We’ve all heard that gun sales are soaring in the face of civil unrest and the potential for gun control if Joe Biden wins next month and the Democrats take the Senate.
But to put the level of sales in perspective, consider that Sportsman’s Warehouse Holdings Inc CEO Jon Barker estimates that 5 million people purchased firearms for the first time from January through July of this year. His estimate matches that of the National Shooting Sports Foundation.
And it’s not just guns, it’s also ammunition. Consumers like Andreyah Garland, a 44-year-old single mother of three daughters who bought a shotgun in May for protection in the quaint middle-class town of Fishkill, New York, can’t find shells at her local Walmart.
About her purchase, Garland said:
“With everything going on around us, you see a need.”
The ranks of new gun owners include many women, minorities and politically liberal buyers who once would not have considered gun ownership, according to Reuters interviews with more than a dozen industry experts, academics and gun store owners.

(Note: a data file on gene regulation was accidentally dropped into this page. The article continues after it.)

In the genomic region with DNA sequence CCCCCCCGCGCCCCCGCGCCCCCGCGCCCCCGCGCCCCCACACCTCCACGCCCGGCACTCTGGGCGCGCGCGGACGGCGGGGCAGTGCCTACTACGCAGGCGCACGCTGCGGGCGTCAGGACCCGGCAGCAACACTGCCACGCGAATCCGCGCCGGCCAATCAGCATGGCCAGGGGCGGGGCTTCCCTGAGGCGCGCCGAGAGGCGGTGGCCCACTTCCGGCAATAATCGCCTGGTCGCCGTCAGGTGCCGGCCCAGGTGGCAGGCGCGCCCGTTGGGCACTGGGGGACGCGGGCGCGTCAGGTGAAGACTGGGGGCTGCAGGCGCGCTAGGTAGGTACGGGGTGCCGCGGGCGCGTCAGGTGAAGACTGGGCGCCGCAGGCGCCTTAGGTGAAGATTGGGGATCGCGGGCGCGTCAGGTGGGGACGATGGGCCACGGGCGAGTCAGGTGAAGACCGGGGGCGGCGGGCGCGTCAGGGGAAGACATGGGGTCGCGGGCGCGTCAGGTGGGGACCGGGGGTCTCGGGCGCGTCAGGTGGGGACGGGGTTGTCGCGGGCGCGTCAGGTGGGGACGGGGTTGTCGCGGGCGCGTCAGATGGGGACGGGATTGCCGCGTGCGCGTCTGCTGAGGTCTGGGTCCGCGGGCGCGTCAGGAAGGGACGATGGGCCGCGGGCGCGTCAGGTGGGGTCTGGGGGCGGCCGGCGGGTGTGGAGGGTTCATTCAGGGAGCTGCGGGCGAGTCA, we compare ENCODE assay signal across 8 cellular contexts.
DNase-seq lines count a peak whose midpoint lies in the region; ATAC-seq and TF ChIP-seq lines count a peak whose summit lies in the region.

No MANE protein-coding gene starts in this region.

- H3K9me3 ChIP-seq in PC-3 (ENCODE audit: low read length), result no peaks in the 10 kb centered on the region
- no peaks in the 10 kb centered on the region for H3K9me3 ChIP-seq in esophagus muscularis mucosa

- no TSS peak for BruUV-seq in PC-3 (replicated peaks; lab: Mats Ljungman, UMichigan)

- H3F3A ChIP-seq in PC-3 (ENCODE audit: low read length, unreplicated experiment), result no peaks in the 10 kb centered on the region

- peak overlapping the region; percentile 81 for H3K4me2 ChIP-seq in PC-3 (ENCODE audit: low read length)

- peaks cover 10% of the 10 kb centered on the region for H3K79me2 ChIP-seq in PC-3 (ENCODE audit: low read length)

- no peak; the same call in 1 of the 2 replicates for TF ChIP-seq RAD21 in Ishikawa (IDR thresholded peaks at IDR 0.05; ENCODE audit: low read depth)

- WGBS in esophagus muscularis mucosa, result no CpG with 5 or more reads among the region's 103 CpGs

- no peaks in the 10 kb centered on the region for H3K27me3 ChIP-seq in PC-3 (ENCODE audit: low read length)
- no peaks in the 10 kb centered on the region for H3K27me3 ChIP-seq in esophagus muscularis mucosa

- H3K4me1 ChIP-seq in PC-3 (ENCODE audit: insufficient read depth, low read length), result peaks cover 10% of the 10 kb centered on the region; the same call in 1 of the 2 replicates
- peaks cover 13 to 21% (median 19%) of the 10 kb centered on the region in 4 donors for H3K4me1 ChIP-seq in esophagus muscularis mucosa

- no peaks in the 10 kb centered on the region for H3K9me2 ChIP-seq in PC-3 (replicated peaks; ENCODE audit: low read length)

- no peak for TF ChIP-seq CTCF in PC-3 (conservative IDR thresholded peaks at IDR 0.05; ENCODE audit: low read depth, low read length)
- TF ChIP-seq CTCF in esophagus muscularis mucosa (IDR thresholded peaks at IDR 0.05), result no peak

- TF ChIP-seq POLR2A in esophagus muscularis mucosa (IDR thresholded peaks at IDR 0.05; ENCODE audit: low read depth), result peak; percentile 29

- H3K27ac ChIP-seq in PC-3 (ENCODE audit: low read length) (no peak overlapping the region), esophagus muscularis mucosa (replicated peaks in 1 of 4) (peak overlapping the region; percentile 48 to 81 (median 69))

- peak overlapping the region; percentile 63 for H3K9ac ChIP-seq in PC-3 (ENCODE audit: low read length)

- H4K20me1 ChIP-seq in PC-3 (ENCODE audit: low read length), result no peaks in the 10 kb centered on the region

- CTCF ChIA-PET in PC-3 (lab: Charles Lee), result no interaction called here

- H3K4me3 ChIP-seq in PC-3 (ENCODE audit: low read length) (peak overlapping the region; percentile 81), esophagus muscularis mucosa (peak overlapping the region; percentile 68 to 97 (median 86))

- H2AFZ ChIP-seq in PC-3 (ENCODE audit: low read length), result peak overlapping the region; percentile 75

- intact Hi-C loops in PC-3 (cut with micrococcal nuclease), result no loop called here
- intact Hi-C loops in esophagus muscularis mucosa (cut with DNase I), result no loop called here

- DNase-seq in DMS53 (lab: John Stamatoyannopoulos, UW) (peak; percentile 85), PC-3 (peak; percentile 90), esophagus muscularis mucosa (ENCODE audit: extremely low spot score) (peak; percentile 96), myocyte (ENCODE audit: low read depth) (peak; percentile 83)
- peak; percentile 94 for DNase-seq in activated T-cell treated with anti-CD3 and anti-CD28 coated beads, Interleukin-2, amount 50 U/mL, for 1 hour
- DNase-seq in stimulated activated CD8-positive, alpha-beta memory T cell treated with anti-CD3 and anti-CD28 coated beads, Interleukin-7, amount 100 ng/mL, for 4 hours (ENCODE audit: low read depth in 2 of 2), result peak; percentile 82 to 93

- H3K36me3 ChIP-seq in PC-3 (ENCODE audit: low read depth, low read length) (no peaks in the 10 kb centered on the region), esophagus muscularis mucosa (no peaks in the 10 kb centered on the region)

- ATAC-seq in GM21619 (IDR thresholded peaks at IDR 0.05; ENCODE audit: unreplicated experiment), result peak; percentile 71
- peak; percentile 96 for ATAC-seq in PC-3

Dan Eldridge, owner of Maxon Shooter’s Supplies and Indoor Range in Des Plaines, Illinois, said:
“People who don’t normally think about firearms are being forced to contemplate something outside their universe.”
Smith & Wesson CEO Mark Peter Smith estimates that first-time buyers account for about 40% of sales this year, which is double the average in past years.
The FBI’s National Instant Criminal Background Check System (NICS) shows a 41% increase in activity during the first nine months of this year compared to the same period in 2019, which was a record year. With 28.8 million background checks through the end of September, this year’s surge has already surpassed last year’s all-time high of 28.4 million and we still have three months left.